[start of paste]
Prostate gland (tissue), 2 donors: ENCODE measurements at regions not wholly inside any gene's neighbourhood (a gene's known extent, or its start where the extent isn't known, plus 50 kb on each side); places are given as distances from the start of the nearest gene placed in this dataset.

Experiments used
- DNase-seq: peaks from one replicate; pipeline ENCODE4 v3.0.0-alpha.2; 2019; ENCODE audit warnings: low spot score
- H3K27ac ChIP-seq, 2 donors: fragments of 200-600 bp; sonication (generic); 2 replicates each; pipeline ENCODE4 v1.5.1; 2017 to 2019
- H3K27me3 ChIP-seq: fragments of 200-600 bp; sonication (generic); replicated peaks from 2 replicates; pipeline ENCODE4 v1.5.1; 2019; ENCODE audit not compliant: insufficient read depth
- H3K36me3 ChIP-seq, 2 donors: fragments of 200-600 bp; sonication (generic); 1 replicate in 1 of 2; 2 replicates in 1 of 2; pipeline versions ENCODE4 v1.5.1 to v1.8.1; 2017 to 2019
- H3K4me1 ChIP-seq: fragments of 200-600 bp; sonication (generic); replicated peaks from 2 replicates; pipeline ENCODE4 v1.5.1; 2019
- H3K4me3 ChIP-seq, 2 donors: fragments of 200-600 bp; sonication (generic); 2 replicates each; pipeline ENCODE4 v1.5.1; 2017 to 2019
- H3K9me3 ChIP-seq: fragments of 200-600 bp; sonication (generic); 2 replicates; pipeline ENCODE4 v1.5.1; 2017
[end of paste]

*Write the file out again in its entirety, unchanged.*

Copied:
Prostate gland (tissue), 2 donors: ENCODE measurements at regions not wholly inside any gene's neighbourhood (a gene's known extent, or its start where the extent isn't known, plus 50 kb on each side); places are given as distances from the start of the nearest gene placed in this dataset.

Experiments used
- DNase-seq: peaks from one replicate; pipeline ENCODE4 v3.0.0-alpha.2; 2019; ENCODE audit warnings: low spot score
- H3K27ac ChIP-seq, 2 donors: fragments of 200-600 bp; sonication (generic); 2 replicates each; pipeline ENCODE4 v1.5.1; 2017 to 2019
- H3K27me3 ChIP-seq: fragments of 200-600 bp; sonication (generic); replicated peaks from 2 replicates; pipeline ENCODE4 v1.5.1; 2019; ENCODE audit not compliant: insufficient read depth
- H3K36me3 ChIP-seq, 2 donors: fragments of 200-600 bp; sonication (generic); 1 replicate in 1 of 2; 2 replicates in 1 of 2; pipeline versions ENCODE4 v1.5.1 to v1.8.1; 2017 to 2019
- H3K4me1 ChIP-seq: fragments of 200-600 bp; sonication (generic); replicated peaks from 2 replicates; pipeline ENCODE4 v1.5.1; 2019
- H3K4me3 ChIP-seq, 2 donors: fragments of 200-600 bp; sonication (generic); 2 replicates each; pipeline ENCODE4 v1.5.1; 2017 to 2019
- H3K9me3 ChIP-seq: fragments of 200-600 bp; sonication (generic); 2 replicates; pipeline ENCODE4 v1.5.1; 2017